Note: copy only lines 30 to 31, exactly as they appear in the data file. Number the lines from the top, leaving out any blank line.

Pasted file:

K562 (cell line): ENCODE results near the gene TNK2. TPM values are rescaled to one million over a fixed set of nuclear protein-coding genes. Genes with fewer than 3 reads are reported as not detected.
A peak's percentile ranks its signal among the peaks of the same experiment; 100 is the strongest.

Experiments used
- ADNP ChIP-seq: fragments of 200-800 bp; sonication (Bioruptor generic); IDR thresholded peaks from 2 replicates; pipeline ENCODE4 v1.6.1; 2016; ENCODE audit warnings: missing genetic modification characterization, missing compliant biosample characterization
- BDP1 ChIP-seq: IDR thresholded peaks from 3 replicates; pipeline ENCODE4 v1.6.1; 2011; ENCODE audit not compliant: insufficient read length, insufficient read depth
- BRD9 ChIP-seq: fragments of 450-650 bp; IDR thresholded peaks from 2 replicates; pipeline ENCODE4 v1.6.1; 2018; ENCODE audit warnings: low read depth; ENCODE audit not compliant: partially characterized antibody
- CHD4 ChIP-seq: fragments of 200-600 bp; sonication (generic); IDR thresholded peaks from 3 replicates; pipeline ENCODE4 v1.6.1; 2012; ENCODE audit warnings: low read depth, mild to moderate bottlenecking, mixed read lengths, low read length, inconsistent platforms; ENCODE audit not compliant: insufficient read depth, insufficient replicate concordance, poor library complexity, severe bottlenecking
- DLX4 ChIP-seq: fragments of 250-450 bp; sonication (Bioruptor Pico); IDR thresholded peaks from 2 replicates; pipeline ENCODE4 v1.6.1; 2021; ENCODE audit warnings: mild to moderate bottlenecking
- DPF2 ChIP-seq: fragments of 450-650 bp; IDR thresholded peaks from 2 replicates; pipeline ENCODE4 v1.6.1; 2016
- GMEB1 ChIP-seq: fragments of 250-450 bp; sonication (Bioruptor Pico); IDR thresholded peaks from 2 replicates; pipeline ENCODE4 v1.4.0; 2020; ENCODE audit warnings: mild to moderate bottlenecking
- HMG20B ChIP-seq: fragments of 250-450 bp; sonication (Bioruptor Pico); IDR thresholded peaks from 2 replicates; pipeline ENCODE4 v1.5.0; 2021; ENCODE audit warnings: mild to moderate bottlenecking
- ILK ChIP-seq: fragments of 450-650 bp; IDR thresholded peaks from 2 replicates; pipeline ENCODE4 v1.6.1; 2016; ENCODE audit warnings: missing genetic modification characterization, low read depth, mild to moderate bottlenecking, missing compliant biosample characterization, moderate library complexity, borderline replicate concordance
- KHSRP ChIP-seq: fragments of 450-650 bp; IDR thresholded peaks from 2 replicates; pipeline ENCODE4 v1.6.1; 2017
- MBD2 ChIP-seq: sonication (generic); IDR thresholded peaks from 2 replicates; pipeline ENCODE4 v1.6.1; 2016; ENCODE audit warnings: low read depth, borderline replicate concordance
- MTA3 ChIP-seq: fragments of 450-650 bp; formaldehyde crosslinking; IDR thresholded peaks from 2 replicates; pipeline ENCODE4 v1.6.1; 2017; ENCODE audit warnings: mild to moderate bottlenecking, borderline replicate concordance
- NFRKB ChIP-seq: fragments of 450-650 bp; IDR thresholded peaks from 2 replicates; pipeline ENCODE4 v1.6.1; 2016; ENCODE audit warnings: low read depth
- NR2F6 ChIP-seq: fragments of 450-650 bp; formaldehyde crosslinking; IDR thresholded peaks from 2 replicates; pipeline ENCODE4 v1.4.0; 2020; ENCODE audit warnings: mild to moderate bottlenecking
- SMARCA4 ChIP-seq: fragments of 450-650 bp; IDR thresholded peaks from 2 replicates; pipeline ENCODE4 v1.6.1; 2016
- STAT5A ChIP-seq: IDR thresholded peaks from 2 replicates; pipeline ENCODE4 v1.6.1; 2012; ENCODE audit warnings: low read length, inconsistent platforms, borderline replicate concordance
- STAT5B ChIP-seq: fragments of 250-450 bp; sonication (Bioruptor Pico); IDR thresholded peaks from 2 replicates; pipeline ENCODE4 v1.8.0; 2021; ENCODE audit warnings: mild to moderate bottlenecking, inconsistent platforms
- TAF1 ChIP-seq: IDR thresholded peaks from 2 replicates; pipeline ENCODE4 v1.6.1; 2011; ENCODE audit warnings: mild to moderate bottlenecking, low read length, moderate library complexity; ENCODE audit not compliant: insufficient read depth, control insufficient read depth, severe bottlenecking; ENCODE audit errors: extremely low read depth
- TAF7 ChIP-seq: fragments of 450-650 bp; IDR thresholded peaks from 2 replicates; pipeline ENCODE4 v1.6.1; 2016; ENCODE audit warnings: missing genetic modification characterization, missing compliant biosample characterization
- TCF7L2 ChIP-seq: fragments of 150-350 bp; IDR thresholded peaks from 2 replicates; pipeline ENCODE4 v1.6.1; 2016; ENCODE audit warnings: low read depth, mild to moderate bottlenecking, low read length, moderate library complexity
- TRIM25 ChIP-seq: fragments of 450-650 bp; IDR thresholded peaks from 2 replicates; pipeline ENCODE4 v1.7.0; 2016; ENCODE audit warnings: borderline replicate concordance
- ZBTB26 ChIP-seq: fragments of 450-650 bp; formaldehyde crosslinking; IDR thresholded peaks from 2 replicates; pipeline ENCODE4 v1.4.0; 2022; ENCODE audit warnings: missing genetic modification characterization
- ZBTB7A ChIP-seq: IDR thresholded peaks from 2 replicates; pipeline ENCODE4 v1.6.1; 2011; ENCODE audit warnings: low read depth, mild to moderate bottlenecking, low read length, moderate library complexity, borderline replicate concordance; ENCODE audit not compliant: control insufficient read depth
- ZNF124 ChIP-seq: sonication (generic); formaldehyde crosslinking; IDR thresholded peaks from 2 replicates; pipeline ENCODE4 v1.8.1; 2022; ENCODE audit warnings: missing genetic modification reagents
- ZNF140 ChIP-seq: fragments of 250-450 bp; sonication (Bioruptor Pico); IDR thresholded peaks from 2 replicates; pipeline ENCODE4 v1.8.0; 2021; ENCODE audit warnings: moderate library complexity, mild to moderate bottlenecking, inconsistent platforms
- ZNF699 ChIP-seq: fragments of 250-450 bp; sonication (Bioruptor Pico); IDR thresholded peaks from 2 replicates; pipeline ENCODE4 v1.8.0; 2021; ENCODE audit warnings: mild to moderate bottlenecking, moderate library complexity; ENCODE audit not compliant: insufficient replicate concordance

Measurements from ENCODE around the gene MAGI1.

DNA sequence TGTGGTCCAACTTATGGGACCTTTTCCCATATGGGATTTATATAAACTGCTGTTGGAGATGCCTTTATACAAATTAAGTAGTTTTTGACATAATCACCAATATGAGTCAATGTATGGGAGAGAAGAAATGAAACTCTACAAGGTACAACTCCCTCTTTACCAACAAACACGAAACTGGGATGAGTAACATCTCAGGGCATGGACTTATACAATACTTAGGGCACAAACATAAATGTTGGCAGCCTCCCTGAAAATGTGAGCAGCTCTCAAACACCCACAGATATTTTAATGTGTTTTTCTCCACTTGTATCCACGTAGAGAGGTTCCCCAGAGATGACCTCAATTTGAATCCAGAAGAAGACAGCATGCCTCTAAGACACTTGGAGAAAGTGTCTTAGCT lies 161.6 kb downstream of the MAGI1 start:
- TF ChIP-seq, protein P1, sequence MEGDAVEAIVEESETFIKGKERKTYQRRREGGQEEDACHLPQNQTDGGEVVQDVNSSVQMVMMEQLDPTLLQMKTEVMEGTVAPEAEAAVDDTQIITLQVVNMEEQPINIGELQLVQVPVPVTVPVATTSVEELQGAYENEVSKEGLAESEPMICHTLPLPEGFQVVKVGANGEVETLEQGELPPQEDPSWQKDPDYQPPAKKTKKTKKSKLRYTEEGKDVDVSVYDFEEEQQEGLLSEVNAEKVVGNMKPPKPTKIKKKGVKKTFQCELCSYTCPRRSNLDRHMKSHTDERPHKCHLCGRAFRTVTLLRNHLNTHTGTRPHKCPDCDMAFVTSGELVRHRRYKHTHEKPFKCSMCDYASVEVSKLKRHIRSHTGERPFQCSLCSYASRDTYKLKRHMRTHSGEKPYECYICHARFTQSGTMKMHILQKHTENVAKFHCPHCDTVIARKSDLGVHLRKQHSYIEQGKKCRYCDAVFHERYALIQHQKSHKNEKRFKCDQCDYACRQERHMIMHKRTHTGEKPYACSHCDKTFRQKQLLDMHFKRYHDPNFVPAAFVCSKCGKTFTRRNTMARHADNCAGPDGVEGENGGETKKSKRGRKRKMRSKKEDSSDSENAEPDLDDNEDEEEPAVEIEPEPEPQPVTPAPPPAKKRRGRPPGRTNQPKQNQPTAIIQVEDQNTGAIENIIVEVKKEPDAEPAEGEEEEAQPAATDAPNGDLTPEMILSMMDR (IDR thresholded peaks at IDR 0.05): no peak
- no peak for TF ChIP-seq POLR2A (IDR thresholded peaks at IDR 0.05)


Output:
Measurements from ENCODE around the gene MAGI1.

DNA sequence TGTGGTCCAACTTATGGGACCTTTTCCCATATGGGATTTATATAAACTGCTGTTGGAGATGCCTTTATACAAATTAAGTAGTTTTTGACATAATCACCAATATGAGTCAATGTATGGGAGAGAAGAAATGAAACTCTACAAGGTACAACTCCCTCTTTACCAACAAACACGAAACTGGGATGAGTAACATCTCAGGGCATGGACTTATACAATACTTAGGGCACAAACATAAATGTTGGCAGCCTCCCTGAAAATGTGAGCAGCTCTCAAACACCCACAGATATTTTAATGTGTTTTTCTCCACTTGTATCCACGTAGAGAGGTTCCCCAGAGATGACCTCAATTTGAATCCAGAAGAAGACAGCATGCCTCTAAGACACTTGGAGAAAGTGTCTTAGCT lies 161.6 kb downstream of the MAGI1 start: